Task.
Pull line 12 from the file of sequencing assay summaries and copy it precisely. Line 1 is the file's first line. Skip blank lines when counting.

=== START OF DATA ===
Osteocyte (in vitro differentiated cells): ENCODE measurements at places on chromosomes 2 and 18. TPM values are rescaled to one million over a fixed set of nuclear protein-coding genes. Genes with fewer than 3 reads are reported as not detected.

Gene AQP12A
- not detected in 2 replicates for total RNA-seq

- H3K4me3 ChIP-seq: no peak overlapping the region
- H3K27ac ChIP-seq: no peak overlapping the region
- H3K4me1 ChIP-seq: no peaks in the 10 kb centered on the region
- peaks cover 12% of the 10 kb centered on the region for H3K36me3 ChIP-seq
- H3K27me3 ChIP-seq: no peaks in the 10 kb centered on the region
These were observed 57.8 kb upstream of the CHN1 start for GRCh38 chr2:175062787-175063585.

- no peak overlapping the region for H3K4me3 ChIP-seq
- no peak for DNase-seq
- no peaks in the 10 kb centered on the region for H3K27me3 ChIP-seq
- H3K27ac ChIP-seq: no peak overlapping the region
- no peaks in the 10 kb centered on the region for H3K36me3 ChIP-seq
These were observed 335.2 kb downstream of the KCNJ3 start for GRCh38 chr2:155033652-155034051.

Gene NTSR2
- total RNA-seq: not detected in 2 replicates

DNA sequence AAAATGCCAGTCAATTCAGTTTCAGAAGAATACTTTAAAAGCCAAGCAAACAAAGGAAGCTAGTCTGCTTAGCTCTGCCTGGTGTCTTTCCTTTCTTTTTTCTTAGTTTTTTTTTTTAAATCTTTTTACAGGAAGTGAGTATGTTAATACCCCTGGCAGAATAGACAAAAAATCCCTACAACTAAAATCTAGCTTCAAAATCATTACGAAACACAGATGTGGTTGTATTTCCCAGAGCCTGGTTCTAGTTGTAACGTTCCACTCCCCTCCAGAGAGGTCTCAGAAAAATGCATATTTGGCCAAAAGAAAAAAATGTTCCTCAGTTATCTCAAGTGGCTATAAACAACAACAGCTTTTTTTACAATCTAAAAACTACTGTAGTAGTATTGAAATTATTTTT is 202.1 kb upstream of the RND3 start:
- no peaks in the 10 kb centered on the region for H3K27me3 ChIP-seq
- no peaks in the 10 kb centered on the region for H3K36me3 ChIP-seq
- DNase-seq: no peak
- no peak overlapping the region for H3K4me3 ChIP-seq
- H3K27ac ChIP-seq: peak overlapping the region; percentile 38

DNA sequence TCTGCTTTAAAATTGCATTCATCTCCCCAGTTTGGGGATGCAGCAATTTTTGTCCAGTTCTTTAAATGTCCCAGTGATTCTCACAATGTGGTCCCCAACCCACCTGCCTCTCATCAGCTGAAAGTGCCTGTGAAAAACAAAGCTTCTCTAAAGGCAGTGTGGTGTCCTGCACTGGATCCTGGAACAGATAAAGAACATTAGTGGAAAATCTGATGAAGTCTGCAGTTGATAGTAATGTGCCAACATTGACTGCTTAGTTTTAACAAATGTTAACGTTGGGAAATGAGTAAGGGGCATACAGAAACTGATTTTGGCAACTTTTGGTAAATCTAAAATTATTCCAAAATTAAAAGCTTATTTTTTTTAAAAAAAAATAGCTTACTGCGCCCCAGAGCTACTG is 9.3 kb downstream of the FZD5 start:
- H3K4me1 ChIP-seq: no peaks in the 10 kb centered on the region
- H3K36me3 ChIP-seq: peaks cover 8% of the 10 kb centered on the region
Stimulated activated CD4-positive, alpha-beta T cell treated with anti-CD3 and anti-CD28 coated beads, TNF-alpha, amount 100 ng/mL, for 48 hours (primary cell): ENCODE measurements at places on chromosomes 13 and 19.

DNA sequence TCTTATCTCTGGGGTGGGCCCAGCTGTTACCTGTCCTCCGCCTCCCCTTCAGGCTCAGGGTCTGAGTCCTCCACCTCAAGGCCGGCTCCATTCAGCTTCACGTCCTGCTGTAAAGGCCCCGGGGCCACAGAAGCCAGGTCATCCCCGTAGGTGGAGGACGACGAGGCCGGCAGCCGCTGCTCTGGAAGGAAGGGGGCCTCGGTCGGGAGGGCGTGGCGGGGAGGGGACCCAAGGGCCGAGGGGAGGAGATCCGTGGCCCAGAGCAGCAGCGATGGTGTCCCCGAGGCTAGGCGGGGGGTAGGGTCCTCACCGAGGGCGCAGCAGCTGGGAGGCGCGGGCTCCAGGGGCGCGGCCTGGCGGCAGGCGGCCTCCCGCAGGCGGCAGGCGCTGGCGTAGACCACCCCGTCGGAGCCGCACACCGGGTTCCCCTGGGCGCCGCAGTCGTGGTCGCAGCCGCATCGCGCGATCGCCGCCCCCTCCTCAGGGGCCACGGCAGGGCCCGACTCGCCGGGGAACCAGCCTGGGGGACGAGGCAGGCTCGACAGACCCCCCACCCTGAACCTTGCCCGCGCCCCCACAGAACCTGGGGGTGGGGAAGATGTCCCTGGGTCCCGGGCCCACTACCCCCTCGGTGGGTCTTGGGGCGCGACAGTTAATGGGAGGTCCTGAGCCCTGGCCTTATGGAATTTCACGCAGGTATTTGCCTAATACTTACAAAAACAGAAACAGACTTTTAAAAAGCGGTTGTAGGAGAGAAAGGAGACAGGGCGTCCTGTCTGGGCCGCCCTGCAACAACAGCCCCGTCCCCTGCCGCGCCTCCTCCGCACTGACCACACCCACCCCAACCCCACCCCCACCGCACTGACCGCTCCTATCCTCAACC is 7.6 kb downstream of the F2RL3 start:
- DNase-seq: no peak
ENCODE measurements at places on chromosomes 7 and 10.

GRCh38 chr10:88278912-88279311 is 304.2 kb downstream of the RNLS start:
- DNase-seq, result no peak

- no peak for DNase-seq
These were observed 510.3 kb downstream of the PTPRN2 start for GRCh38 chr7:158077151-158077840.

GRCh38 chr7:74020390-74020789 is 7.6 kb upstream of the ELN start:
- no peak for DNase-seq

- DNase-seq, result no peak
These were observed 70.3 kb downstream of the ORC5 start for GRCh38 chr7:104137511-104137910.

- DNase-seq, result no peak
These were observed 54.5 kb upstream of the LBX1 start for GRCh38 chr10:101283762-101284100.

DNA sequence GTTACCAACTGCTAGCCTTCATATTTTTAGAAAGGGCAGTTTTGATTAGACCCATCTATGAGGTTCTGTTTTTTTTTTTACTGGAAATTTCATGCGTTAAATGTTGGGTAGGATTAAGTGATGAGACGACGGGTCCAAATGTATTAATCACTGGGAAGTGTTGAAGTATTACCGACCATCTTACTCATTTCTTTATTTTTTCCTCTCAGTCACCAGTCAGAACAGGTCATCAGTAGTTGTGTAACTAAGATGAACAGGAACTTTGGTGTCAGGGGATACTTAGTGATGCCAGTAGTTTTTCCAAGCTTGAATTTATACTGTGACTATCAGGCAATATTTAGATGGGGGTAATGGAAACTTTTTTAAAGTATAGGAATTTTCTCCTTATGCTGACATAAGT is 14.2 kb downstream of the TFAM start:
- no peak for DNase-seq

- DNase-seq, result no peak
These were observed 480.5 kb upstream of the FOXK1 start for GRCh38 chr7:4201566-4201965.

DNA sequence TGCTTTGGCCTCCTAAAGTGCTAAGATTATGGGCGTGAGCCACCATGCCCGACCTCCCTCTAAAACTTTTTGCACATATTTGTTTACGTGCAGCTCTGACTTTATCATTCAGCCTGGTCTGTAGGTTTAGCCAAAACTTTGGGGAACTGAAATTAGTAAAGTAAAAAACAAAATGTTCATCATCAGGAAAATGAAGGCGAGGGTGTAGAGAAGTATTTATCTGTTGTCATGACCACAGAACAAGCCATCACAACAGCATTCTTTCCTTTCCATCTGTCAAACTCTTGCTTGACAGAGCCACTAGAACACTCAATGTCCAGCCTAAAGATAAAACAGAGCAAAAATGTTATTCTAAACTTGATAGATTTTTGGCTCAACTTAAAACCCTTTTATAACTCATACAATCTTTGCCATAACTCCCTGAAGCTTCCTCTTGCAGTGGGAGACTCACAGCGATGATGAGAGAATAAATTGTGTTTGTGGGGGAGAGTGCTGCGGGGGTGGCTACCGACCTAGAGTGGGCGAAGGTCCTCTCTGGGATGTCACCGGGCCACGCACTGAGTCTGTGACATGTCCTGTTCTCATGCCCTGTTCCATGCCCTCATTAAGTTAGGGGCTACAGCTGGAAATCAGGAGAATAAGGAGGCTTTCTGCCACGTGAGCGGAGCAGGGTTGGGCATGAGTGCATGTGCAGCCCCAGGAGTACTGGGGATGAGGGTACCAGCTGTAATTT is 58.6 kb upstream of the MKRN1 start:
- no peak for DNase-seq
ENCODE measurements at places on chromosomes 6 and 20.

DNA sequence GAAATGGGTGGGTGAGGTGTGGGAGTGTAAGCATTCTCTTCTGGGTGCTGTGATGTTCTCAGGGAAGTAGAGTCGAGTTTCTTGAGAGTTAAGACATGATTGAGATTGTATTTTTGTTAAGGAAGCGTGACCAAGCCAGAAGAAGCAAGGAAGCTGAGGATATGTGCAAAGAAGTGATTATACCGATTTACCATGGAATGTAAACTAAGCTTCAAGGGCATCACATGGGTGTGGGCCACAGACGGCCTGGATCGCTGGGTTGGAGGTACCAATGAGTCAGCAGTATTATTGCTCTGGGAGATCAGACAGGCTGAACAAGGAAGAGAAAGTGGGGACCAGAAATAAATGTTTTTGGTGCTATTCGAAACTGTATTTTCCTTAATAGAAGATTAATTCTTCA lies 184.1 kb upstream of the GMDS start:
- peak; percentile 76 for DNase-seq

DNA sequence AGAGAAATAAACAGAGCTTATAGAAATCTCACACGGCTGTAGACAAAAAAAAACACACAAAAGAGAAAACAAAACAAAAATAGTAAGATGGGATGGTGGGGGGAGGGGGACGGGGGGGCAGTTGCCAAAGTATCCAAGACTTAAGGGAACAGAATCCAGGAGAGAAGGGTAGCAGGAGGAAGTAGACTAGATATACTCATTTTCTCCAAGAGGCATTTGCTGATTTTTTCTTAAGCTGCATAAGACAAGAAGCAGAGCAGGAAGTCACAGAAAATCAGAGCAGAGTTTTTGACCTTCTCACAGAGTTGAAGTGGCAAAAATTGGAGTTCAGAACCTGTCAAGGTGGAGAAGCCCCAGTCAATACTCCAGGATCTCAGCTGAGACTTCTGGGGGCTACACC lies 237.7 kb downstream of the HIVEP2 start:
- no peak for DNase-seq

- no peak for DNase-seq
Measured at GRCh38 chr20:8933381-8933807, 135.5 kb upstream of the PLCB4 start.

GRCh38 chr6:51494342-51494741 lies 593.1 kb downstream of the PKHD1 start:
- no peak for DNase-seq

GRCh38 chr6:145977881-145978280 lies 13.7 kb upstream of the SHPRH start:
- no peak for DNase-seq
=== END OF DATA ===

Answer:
- no peaks in the 10 kb centered on the region for H3K27me3 ChIP-seq